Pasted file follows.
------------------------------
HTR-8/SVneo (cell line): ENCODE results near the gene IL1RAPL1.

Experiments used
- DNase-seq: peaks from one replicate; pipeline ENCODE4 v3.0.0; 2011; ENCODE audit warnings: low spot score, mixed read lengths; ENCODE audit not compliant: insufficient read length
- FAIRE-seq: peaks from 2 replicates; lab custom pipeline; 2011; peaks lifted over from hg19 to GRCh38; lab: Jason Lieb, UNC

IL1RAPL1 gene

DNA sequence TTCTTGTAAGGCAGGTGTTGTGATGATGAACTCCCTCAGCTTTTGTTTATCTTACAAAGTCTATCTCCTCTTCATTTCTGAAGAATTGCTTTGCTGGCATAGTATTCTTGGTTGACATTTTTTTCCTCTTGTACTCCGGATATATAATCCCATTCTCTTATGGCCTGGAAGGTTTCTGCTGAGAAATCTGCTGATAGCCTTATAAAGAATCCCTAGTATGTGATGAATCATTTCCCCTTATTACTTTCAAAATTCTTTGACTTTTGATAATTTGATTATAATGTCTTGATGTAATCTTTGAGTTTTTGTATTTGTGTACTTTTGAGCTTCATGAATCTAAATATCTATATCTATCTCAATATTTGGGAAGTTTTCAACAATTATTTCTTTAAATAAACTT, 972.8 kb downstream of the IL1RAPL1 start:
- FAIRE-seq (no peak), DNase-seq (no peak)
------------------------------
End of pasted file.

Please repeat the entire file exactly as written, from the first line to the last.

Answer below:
HTR-8/SVneo (cell line): ENCODE results near the gene IL1RAPL1.

Experiments used
- DNase-seq: peaks from one replicate; pipeline ENCODE4 v3.0.0; 2011; ENCODE audit warnings: low spot score, mixed read lengths; ENCODE audit not compliant: insufficient read length
- FAIRE-seq: peaks from 2 replicates; lab custom pipeline; 2011; peaks lifted over from hg19 to GRCh38; lab: Jason Lieb, UNC

IL1RAPL1 gene

DNA sequence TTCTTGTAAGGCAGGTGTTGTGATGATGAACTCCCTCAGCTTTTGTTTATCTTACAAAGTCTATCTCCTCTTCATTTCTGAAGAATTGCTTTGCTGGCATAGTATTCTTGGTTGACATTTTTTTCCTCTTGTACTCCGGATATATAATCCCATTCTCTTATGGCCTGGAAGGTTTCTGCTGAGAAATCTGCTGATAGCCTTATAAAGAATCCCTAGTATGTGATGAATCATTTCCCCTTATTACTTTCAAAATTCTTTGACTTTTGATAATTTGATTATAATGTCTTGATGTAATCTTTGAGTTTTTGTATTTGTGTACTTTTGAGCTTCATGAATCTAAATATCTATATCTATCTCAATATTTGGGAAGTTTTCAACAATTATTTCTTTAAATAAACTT, 972.8 kb downstream of the IL1RAPL1 start:
- FAIRE-seq (no peak), DNase-seq (no peak)